Abdel-Halim argues that ending the threat posed by militant groups and militias will require more than the consolidation of military and police capacities. “It also needs major development plans because one reason that helps these groups take root and then expand is the lack of development. It causes anger and inevitably leads to violence.”
Sources at the ministries of foreign affairs and investment say that Egypt is trying hard to push development in Africa. Already, they say, Egypt has proposed closer cooperation between the three economic sub-regional groupings COMESA, ECOWAS and SADC that cover east, west and south Africa.
Cooperation is a key issue which Egyptian officials raise with their regional and international partners.
“We talk with the French, the Chinese and the United Arab Emirates and almost everyone who has an interest in Africa,” says an Investment Ministry source.
“We also talk extensively with the Egyptian private sector, encouraging it to pursue opportunities in Africa.”
Marwa Salem researches Egyptian policies on Africa.
“We are living through a new scramble over Africa,” she says. “Old colonial powers and new emerging economies are eying economic opportunities and for a good reason. Africa contains 30 per cent of the world’s natural resources and has a very young population. Seventy per cent of Africans are under 25.”
In its capacity as chair of the AU, Salem argues Egypt could help streamline the growing economic interest in Africa given “Cairo is in a good place to play this role because of its long and un-interrupted association with African states.”
Concerned officials agree that the last 10 years of Hosni Mubarak’s rule were not the best time for Egypt’s relations with Africa but they argue that during the past few years things have been picking up. President Al-Sisi has been keen to engage with African leaders, and Egyptian diplomacy has always focused on the continent.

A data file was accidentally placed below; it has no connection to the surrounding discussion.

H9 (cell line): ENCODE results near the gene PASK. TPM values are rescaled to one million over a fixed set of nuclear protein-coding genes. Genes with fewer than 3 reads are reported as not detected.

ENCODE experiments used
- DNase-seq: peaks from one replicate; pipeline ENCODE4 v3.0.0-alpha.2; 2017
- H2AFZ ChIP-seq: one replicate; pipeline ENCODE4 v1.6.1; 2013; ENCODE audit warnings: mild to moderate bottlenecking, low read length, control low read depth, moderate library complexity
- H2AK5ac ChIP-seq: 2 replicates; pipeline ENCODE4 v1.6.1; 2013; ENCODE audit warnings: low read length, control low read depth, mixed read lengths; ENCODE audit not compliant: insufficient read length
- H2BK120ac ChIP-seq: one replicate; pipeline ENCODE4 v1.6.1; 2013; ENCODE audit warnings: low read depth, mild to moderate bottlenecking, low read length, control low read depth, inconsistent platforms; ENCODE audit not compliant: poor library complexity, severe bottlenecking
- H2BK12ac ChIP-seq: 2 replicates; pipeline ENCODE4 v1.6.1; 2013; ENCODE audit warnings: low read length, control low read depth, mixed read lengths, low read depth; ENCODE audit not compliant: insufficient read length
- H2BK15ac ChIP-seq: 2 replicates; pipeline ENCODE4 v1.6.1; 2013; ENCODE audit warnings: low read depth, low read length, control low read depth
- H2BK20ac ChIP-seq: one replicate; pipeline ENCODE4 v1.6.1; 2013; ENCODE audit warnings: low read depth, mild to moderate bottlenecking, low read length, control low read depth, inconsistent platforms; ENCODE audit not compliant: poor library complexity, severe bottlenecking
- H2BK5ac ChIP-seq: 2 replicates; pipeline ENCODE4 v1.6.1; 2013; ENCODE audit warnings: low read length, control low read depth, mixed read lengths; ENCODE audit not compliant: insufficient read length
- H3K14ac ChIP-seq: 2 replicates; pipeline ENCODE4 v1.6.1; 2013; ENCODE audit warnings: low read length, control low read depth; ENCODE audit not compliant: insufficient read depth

“We work with African countries in the UNGA in New York and Geneva on matters related to trade and human rights. There is a clear role for Al-Azhar, and to a lesser extent to the Coptic Orthodox Church, in several African countries,” says one official.
The Orthodox Church of Egypt has traditionally had close ties with Ethiopia, links that have been used extensively, according to an Ethiopian source, to improve relations between Cairo and Addis Ababa since the two capitals have been at loggerheads over the construction of Ethiopia’s Grand Renaissance Dam.
Al-Azhar has a considerable constituency in more than 20 African states and has provided education, humanitarian assistance and spiritual leadership to Africa’s Muslims for decades. However, as an advisor to the grand imam said, during the past few years “we became very concerned about radical groups and have been providing guidance to imams in Africa to help them combat extremism.”
“Grand Imam Sheikh Ahmed Al-Tayeb has even spoken with Pope Francis about the need for the Vatican to complement the role of Al-Azhar in defying violence and terrorism in constituencies that follow the Catholic Church.”
According to Salem, Al-Azhar could expand its work in and for Africa. Abdel-Halim agrees, saying the parallel paths of “consolidating states and their institutions, promoting sustainable development and advocating religious moderation could help Africa a great deal”.
Salem argues that to secure success on these fronts Egypt needs to continue its high-level cooperation with leading African countries.
“Clearly, one-on-one consultations between leaders are important to getting work done, and I think that President Al-Sisi is committed to making time to meet with African leaders,” she says.
*A version of this article appears in print in the 14 February, 2019 edition of Al-Ahram Weekly under the headline: Egypt-Africa bonds; continental strategies